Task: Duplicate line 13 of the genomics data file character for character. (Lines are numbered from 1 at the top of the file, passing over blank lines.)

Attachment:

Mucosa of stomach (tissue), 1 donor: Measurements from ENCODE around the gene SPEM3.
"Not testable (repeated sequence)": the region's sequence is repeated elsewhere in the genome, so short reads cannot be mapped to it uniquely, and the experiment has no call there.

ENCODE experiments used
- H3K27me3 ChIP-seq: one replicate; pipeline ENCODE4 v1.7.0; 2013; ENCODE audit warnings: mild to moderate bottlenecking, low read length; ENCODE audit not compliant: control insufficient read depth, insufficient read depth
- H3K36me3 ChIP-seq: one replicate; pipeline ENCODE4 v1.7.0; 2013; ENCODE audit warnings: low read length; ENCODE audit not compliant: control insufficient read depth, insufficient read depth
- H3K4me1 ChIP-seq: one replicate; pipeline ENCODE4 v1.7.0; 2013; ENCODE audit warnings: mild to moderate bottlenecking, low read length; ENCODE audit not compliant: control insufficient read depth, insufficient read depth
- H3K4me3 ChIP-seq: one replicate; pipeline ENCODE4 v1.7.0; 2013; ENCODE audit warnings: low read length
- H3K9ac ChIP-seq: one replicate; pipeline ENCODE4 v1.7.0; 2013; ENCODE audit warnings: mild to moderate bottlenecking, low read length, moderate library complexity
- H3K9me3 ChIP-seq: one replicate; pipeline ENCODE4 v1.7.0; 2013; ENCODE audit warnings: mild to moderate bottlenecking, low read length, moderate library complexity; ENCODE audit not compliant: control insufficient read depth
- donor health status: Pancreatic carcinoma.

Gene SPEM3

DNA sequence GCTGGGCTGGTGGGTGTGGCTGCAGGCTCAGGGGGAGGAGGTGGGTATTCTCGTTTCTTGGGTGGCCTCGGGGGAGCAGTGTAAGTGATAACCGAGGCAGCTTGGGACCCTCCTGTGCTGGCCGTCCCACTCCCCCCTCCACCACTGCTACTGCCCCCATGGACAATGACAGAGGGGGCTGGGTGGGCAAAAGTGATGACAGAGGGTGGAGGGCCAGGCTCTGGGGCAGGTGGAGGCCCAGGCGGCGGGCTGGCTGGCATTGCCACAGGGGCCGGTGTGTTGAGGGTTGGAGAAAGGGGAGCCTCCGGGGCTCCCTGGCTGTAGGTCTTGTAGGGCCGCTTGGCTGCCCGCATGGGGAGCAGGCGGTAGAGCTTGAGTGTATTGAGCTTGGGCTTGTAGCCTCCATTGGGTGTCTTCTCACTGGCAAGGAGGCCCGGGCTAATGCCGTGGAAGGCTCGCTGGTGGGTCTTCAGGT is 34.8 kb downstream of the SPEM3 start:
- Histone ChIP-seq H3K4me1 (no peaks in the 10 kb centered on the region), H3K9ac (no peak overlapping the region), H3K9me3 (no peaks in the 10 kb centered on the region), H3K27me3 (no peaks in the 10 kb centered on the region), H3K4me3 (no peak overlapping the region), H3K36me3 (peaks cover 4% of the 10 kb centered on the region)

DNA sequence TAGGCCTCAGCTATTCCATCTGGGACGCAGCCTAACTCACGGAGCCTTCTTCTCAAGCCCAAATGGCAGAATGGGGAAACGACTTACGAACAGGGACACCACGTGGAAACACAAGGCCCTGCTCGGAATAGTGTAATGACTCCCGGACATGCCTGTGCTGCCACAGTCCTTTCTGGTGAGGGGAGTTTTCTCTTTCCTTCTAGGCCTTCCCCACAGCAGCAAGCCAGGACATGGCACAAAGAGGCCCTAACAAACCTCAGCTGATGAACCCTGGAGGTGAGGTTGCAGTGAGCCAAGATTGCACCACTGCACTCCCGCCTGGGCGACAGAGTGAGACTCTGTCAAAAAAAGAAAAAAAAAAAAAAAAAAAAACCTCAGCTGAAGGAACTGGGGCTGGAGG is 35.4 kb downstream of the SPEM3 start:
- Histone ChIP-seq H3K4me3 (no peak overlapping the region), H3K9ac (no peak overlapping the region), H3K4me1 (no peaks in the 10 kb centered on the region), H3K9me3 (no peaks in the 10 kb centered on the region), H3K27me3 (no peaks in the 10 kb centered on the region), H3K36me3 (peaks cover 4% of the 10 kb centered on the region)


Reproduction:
- Histone ChIP-seq H3K4me1 (no peaks in the 10 kb centered on the region), H3K9ac (no peak overlapping the region), H3K9me3 (no peaks in the 10 kb centered on the region), H3K27me3 (no peaks in the 10 kb centered on the region), H3K4me3 (no peak overlapping the region), H3K36me3 (peaks cover 4% of the 10 kb centered on the region)